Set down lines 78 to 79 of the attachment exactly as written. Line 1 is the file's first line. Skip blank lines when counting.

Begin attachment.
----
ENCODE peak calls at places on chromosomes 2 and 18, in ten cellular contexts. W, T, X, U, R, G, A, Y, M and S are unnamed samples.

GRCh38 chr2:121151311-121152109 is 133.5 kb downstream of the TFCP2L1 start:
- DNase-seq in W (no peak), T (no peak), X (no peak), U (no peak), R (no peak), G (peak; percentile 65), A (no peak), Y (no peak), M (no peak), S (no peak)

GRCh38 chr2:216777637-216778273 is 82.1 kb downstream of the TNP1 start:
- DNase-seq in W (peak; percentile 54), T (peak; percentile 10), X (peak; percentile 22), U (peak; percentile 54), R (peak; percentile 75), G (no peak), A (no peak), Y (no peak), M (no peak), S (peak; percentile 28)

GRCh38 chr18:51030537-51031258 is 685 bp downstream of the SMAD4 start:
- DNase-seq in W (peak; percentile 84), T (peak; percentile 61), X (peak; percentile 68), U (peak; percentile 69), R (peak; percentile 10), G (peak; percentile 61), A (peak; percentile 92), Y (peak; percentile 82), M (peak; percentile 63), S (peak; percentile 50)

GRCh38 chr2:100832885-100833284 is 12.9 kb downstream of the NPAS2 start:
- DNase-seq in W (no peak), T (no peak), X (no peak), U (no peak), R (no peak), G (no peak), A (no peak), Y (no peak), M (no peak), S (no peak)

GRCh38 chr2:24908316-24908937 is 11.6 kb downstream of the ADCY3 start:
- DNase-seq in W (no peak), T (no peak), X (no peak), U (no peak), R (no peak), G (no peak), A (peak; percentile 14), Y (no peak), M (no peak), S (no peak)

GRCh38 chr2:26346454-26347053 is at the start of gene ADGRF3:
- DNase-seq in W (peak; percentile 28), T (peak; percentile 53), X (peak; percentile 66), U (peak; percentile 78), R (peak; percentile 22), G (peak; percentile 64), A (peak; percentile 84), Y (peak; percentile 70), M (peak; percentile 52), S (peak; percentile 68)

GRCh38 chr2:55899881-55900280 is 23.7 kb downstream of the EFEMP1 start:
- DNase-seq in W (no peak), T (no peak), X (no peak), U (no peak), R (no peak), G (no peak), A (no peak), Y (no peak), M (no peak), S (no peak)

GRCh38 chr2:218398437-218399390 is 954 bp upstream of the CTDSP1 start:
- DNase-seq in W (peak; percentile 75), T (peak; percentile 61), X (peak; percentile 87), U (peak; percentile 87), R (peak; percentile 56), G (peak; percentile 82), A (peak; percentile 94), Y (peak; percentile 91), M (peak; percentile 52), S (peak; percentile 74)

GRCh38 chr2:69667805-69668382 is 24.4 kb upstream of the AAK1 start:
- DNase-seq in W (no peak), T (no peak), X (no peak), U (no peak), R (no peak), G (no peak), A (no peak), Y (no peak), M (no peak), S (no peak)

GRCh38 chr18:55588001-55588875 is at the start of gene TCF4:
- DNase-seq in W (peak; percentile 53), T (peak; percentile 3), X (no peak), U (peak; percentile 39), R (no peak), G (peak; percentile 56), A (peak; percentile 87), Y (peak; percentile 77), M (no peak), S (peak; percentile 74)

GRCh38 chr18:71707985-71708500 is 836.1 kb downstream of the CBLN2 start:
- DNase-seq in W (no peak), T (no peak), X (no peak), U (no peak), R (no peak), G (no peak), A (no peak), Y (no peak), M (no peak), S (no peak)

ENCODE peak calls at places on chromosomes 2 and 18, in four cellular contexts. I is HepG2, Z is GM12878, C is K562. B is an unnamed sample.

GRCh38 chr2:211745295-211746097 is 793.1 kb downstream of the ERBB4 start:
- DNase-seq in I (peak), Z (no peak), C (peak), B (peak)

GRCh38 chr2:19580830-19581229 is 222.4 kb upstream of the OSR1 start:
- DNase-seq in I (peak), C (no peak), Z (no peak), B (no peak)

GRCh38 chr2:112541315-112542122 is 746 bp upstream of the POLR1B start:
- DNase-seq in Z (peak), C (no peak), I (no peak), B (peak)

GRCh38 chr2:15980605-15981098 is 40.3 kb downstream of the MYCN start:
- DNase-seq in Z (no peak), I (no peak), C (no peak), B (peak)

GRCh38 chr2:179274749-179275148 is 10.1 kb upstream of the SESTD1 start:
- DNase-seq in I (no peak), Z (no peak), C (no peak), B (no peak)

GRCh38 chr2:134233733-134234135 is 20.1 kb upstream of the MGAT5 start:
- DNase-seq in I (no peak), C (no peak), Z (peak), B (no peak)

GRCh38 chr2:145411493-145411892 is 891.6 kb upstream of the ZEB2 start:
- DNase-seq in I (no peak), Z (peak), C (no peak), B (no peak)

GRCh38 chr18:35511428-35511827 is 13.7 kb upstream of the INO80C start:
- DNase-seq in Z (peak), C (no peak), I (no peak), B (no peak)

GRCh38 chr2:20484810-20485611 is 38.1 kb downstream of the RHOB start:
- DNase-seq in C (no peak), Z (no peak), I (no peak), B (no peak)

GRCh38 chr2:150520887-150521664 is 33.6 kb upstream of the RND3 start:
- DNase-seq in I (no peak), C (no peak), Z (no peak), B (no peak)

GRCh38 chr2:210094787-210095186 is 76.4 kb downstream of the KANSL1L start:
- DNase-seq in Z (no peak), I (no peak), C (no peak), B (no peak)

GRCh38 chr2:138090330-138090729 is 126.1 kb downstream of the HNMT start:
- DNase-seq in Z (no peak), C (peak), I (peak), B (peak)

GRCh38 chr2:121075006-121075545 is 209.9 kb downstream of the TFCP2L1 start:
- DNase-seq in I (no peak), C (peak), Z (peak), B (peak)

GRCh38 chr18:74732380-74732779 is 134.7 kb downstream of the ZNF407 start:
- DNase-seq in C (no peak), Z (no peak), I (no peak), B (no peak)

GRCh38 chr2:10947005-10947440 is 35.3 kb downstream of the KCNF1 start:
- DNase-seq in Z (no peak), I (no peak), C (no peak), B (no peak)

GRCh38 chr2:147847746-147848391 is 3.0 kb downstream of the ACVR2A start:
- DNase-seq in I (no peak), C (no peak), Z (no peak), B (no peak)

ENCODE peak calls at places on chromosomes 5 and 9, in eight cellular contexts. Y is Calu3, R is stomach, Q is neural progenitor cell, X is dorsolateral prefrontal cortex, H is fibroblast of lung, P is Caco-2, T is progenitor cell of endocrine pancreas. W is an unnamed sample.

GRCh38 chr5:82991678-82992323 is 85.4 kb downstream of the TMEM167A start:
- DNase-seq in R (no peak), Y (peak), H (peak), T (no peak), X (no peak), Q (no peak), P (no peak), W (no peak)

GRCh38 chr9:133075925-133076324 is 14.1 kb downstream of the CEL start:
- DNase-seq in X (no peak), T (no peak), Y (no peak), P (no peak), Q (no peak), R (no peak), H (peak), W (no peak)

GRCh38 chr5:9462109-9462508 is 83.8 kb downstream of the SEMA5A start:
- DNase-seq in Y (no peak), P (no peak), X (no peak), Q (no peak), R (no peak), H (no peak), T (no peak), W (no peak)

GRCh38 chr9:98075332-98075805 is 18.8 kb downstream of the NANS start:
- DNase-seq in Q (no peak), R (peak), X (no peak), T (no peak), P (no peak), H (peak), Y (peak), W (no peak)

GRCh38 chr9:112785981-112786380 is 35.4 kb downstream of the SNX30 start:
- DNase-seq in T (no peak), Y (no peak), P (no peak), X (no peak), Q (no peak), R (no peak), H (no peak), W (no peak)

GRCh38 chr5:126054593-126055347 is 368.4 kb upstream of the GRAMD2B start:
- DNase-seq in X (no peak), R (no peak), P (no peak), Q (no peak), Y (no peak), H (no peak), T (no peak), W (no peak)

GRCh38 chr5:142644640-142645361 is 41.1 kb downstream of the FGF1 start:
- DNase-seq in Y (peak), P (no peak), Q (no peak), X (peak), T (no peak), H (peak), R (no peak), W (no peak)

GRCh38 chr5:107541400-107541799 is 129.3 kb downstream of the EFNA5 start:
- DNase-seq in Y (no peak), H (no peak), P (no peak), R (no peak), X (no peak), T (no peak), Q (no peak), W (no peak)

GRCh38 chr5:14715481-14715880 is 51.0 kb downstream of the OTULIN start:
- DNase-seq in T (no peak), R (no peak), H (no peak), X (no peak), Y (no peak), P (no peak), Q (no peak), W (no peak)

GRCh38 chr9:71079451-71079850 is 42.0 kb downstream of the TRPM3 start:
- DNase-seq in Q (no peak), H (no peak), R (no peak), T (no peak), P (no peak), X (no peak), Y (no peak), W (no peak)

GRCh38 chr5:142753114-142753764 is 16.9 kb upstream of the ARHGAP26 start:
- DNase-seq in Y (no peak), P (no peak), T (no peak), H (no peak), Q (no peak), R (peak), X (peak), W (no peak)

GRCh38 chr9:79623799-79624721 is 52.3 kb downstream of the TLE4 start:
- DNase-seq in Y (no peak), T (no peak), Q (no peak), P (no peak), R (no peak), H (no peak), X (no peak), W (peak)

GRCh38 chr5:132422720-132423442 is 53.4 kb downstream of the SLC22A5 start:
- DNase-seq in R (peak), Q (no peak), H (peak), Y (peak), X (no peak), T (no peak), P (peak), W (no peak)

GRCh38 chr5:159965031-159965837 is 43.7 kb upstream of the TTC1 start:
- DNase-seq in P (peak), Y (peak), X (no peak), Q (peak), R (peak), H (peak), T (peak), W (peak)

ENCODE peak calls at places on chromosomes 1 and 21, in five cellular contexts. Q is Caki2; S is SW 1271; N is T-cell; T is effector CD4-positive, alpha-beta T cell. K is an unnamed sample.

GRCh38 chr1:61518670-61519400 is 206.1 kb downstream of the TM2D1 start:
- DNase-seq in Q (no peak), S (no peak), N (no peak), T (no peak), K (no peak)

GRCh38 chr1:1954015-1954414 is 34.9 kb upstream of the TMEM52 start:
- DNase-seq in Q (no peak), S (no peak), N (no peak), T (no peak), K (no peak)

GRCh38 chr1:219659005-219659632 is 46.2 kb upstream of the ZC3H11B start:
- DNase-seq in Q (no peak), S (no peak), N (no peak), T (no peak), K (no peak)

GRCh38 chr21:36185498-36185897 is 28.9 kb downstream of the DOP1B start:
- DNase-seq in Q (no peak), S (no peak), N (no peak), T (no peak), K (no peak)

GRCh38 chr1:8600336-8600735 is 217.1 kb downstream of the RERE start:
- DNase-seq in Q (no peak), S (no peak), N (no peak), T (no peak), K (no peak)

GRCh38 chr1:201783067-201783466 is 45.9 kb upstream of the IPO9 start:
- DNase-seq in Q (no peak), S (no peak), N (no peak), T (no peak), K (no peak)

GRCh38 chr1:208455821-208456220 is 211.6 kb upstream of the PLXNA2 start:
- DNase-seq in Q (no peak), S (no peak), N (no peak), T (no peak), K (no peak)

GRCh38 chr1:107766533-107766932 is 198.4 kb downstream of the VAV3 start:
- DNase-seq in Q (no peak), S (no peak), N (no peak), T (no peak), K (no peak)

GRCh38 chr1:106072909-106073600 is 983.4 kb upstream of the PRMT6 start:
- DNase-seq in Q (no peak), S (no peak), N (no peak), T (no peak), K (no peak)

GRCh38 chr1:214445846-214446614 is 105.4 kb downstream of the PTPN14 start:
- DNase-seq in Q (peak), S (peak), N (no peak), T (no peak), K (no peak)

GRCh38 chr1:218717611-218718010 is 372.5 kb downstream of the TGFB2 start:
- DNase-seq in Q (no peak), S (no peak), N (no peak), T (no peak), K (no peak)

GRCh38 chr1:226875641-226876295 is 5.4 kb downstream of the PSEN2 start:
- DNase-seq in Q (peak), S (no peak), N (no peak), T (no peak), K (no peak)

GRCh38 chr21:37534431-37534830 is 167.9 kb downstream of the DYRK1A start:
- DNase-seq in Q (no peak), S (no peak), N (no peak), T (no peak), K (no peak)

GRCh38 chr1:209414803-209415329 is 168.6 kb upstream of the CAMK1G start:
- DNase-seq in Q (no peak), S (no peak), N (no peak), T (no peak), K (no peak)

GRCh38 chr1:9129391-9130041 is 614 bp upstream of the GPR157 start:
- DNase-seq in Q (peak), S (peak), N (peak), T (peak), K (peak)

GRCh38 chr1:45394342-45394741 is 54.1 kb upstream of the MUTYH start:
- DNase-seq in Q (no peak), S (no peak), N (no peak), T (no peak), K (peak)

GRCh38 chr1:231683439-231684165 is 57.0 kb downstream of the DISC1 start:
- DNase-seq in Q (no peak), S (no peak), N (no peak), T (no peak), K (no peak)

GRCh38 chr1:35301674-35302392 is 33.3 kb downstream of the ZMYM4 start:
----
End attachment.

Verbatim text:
GRCh38 chr5:142753114-142753764 is 16.9 kb upstream of the ARHGAP26 start:
- DNase-seq in Y (no peak), P (no peak), T (no peak), H (no peak), Q (no peak), R (peak), X (peak), W (no peak)